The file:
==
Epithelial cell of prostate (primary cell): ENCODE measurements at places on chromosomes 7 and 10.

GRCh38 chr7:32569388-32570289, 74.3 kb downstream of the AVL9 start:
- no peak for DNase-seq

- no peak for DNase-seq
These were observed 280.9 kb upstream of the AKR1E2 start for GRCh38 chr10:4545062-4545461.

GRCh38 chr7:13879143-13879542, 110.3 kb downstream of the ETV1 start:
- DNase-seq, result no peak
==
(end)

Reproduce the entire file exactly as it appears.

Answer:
Epithelial cell of prostate (primary cell): ENCODE measurements at places on chromosomes 7 and 10.

GRCh38 chr7:32569388-32570289, 74.3 kb downstream of the AVL9 start:
- no peak for DNase-seq

- no peak for DNase-seq
These were observed 280.9 kb upstream of the AKR1E2 start for GRCh38 chr10:4545062-4545461.

GRCh38 chr7:13879143-13879542, 110.3 kb downstream of the ETV1 start:
- DNase-seq, result no peak